Helping communities move toward change

DMD staff facilitated the LWF online conferences, aimed at highlighting diakonia as an important part of Lutheran church identity. Photo: LWF/S. Gallay
DMD staff facilitated the LWF online conferences, aimed at highlighting diakonia as an important part of Lutheran church identity. Photo: LWF/S. Gallay

Good practices and challenges in project management

(LWI) – Responsible management of staff and financial resources in institutions across the Lutheran communion empowers communities to fight social and economic injustices.

It also affirms the ability of churches to make change in the public sphere.

A virtual conference of The Lutheran World Federation (LWF) attended by participants from 72 countries heard about a variety of community projects, known as diakonia.

In Jerusalem, church-run schools offer qualitative and inclusive education. In India, advocacy by Dalit women has improved community access to basic services. From Nigeria, a beneficiary of an international study scholarship created a local sponsorship scheme targeting even more needy students. Elsewhere, churches continue to mobilize community action to mitigate the impact of climate change.

Organized by the LWF Department for Mission and Development (DMD), the conference included 16 video presentations on how to strengthen management capacity by providing opportunity and space for mutual learning and the sharing of experience among practitioners in the varied contexts of the LWF member churches. The nearly 200 people who visited the conference website took part in mutual conversation. Over 300 questions and comments were submitted.

Clear tasks and goals

“I am so inspired by hearing your thoughtful sharing about the use of our resources in meaningful ways,” remarked Rev. James San Aung, of the Myanmar Lutheran Church. He emphasized the need for churches to have concrete plans for theological seminary graduates so that churches can benefit from the skills gained.

A responsible steward or manager focuses on others. The tasks and goals must be clear, and he or she must allow other people who are involved to execute their tasks.
Rev. Dr Fidon Mwombeki, LWF/DMD director

Aung was responding to a presentation by LWF consultant Prof. William O. Ogara who exemplified the “heart of diakonia” in the case of a medical graduate who received a LWF scholarship at a time when he was “broken, bruised and battered.” In return, the newly-trained doctor offered bursaries to two children in primary school, one in secondary school, and another at the university. That student eventually graduated.

In his keynote presentation on the theological dimensions of good management, DMD director Rev. Dr Fidon Mwombeki discussed the biblical account of Joseph’s dedicated accountability to Pharaoh and his commitment to manage grain for the sake of the people (Genesis 41). “A responsible steward or manager focuses on others. The tasks and goals must be clear, and he or she must allow other people who are involved to execute their tasks.”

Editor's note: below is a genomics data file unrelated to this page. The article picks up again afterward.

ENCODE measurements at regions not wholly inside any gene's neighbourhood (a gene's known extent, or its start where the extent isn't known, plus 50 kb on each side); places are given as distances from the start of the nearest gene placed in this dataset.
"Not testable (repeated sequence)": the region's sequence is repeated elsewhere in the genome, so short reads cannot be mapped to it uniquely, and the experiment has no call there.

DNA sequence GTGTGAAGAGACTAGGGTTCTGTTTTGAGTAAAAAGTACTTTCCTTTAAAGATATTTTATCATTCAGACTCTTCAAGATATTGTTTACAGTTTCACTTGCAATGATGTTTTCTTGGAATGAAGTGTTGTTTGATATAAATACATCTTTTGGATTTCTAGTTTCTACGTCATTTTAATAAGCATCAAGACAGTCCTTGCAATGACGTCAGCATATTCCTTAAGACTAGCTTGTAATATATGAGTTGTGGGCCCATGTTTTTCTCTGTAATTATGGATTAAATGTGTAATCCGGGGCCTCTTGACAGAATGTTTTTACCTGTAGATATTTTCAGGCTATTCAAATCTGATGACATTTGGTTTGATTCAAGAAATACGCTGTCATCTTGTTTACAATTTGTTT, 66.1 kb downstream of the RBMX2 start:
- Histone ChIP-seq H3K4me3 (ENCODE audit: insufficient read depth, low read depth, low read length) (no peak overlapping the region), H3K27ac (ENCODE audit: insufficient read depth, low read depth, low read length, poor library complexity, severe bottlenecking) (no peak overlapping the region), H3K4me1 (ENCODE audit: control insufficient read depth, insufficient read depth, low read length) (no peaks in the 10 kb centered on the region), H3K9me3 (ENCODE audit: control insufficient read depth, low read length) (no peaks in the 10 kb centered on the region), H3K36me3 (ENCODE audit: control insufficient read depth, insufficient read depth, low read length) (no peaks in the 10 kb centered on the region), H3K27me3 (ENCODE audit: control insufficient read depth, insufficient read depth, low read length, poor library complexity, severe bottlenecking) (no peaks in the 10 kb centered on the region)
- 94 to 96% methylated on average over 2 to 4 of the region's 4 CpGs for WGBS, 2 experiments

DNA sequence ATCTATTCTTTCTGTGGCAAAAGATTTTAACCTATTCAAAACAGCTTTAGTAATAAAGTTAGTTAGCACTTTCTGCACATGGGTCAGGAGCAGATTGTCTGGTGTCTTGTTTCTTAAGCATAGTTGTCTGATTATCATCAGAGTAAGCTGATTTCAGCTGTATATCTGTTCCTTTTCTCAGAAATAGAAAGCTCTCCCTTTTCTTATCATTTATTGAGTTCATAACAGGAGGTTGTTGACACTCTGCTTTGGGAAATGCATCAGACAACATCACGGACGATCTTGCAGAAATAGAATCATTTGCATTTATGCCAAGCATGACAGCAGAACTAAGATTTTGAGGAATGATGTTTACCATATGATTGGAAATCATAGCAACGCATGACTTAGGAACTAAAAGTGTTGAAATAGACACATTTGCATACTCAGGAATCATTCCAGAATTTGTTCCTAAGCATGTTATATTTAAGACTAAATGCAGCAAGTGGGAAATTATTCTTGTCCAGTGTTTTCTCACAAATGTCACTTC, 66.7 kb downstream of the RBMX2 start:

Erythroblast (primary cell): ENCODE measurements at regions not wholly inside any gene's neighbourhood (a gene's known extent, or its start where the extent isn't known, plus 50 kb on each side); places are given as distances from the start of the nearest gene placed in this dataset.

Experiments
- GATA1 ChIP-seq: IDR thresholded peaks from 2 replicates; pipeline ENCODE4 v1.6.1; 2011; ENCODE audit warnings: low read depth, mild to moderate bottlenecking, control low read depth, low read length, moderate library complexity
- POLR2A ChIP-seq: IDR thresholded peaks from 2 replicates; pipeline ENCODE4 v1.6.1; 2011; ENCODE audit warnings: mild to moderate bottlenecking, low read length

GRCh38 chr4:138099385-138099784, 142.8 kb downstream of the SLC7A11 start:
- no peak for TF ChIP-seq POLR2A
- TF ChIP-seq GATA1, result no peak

Mwombeki said it was important to have competent people who can deliver on the tasks at hand. “The position we get is not just for us, it belongs to the church, the people and the community we serve,” he added.

Access to information

Language and access to information on good practice are key challenges to facilitating learning from the different actors in the delivery of social services by churches.

“Language is an important mechanism of participation for all people,” remarked Cibele Kuss, who works with 60 networks of the Lutheran Foundation of Diakonia, which addresses domestic and social violence, indigenous rights and food insecurity in Brazil.

Dinesh Suna, from the World Council of Churches, pointed out the strong connection between planning, monitoring, evaluation and reporting. “These cannot be done in isolation but are interlinked as one leads to the other.”

A holistic approach

From Jerusalem, where the Evangelical Lutheran Church in Jordan and the Holy Land runs primary and secondary schools, Dr Charlie Haddad talked about holistic education that concentrates on all aspects of a child’s development. This includes a co-educational approach to promote healthy gender interaction, and enrollment that reaches out to children with learning difficulties.

One of the sessions focused on Christians’ concern for the global climate crisis. Dr Per Ivar Våje, Church of Norway, said “we justify our involvement from our faith, it becomes fundamental. Care for creation should be a part of our basic value systems.”

From the Evangelical Lutheran Church in Guyana, Thamesha Watson, noted that “the foremost reason we care for the environment is because God commanded us as Christians to do so. As believers, we know that this is just a temporary world and eternal paradise waits us.”

The recent virtual conference builds on two previous ones held in June 2013 and September 2014. More than 1,000 diaconal practitioners and other participants from all world regions have followed the global online discussions, aimed at highlighting diakonia as an important part of Lutheran church identity.

 

Virtual conference